If you’re a grower who likes to breed cannabis, you’ll appreciate regular seeds. They’ll give you the chance to produce genetically intact specimens that will stand up against any feminized seed on the market.
However, you need to be careful with a crop that grows from regular seeds. Because they develop both male and female plants, you have to be extra vigilant not to stress your plant by exposing it to too much heat or cold.
Regular seeds, also called F1 seeds, are the first generation of crossbreeding between two strains. They can be a fun way to explore the genetics of different strains and combine their best traits.
The breeding process for regular seeds is simple and straightforward. Breeders use pollen from male plants to fertilize female flowers, creating seeds that contain both male and female genetics.
Feminized seeds, on the other hand, are created by removing the male chromosome from a seed. This creates seeds that only contain female genetics and will therefore grow into female plants.
While feminized seeds are a great option for beginners, experienced cannabis breeders prefer to use regular seeds for more complex breeding projects. This allows them to take their time and really explore the qualities of a strain without risking ruining their crop.
Cloning is a process of taking a branch from a mother plant and growing it into its own root and leaf. It’s a more efficient and reliable way to propagate plants than by using seeds, but there are still a few considerations to keep in mind.
The main advantage of cloning is that it’s faster than growing from seed. Plus, clones are genetically identical to the plant they were taken from so you can be sure that your plants will have the same traits.
Another big benefit is that clones are always female. This is an important issue for commercial growers and breeders because feminized seeds can be costly to purchase, so clones are a great way to sidestep the problem.
To get the most out of your clones, you’ll need to care for them properly. This involves cleaning your tools and workspace so they don’t spread any germs to your new babies. It also helps to sterilize your hands before handling your clones.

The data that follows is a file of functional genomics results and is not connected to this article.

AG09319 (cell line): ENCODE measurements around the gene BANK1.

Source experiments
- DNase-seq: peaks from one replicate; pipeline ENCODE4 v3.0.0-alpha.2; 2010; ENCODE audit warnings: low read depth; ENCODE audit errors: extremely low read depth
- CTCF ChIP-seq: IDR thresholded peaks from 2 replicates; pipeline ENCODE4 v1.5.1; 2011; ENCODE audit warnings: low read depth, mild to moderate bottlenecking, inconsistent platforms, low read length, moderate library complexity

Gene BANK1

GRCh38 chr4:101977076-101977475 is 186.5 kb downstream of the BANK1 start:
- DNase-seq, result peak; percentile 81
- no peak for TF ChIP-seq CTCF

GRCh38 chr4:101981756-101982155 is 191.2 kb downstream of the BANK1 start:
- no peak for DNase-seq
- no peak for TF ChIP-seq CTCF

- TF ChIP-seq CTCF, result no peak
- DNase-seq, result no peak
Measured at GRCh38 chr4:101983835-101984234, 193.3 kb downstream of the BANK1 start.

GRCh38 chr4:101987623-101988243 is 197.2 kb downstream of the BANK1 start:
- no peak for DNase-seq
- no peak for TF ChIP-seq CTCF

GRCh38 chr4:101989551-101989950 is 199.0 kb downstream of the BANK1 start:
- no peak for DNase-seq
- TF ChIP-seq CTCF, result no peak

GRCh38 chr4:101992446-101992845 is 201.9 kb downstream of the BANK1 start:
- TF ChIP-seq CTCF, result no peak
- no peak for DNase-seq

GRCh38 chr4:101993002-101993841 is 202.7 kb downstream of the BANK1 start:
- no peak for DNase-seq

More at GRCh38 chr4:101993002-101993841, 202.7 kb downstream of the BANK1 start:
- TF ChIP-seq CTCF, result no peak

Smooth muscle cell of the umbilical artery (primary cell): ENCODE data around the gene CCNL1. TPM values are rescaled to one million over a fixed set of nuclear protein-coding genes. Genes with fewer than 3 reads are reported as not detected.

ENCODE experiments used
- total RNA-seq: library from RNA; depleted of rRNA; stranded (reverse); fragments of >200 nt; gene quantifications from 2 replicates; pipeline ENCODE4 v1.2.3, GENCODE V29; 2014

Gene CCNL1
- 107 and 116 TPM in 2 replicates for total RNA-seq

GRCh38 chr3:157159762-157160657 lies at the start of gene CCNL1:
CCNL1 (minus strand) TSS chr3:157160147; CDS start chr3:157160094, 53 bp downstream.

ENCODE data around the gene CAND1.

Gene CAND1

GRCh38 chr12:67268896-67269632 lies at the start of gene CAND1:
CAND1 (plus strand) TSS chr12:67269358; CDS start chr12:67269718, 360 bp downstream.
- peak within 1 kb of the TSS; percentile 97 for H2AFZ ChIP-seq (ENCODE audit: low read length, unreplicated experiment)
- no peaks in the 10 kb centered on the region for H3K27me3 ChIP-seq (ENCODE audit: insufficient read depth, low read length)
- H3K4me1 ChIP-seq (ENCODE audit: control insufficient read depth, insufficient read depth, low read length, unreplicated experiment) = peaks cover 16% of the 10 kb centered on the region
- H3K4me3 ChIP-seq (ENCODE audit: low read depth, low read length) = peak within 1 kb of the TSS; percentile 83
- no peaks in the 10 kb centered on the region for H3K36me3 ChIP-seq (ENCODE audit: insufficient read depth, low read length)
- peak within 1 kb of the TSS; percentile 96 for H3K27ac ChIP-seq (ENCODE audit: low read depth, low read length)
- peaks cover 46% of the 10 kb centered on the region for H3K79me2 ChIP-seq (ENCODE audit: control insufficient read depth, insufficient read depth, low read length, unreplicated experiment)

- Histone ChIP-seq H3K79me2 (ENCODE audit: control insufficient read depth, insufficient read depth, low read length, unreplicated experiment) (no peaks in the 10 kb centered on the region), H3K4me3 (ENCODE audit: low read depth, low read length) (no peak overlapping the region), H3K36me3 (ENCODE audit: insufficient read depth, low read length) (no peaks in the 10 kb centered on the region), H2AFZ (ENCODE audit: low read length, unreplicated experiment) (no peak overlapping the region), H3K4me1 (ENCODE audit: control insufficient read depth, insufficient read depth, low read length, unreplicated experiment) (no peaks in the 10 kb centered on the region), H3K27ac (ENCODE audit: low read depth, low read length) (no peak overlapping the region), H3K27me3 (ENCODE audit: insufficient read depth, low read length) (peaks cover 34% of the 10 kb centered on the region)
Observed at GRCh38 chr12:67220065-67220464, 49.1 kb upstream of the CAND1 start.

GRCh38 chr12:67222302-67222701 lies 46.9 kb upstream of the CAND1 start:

A mother plant is the original strain that produces regular seeds. These seed strains have been bred to produce genetically identical plants, but they may possess variations in phenotype (traits).
For growers that are interested in cloning, the selection of a mother plant is an important part of the process. By selecting a strain with traits that meet your needs or growing environment, you can ensure that the resulting clones will provide an adequate supply of regular seeds for your garden.
One of the first things that you should do when growing a mother plant is trim her roots to avoid root rot. It is best to keep the roots trimmed back to half their original size, otherwise the plant can become root bound, which will lead to nutrient deficiencies and stunted growth.
Pollination is the process by which pollen grains are transferred from the male part of a flower, called an anther, to the female part of a flower, called the stigma. This is essential for the development of fruit, seeds and young plants.
There are two types of pollination, namely, self-pollination and cross-pollination. In self-pollination, the pollen is carried by wind or animals.
However, in this method of pollination, there is a very low success rate. This is why most plants use cross-pollination.
During the process of cross-pollination, the pollen grains are carried from one plant to another plant using biotic and abiotic agents such as wind, animals and water. In this type of pollination, genetic diversity is enhanced as different flowers will share and combine their genes to produce unique offspring.